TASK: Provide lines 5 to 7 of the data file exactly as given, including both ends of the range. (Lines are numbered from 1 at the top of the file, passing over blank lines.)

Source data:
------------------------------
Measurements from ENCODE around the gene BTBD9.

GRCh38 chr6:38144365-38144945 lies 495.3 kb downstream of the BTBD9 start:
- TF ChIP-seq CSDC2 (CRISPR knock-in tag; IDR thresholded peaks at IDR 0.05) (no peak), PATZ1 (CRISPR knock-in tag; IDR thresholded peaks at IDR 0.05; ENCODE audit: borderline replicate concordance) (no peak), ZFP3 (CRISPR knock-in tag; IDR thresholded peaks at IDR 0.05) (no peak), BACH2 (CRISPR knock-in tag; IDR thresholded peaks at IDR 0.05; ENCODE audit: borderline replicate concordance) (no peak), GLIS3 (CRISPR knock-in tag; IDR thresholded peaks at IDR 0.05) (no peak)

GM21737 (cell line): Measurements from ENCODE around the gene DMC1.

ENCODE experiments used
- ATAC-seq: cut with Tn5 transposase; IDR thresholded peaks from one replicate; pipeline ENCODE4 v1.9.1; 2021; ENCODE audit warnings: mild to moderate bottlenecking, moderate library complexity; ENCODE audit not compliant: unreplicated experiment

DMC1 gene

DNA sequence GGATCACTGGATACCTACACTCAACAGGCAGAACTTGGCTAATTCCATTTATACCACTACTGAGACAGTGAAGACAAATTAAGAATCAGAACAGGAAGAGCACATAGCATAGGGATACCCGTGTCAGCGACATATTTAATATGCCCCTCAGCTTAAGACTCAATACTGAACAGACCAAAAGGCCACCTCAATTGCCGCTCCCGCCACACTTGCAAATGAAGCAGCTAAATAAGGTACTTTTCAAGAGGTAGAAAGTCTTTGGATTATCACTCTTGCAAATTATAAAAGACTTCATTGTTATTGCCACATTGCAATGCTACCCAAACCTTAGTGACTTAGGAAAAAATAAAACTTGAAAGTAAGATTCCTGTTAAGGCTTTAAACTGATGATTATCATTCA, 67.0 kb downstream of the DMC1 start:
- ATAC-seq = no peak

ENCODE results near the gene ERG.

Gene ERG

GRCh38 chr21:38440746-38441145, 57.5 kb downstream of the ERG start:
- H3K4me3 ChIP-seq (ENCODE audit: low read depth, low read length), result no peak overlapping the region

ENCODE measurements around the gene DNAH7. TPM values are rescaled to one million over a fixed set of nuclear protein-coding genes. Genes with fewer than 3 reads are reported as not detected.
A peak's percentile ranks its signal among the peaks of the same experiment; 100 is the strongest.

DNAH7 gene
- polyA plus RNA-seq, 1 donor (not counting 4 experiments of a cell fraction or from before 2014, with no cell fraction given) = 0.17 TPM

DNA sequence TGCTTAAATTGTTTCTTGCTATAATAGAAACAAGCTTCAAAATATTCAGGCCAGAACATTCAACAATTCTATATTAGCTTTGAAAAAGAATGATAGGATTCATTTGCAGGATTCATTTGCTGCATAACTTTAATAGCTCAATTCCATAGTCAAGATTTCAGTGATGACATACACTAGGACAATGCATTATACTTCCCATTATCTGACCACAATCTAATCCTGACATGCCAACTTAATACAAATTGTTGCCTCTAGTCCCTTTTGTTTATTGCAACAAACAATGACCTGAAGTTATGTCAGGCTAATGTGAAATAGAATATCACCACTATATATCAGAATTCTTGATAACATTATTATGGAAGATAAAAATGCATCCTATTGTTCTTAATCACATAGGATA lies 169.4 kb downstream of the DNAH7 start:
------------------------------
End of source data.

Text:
ENCODE experiments used
- ATAC-seq: cut with Tn5 transposase; IDR thresholded peaks from one replicate; pipeline ENCODE4 v1.9.1; 2021; ENCODE audit warnings: mild to moderate bottlenecking, moderate library complexity; ENCODE audit not compliant: unreplicated experiment

DMC1 gene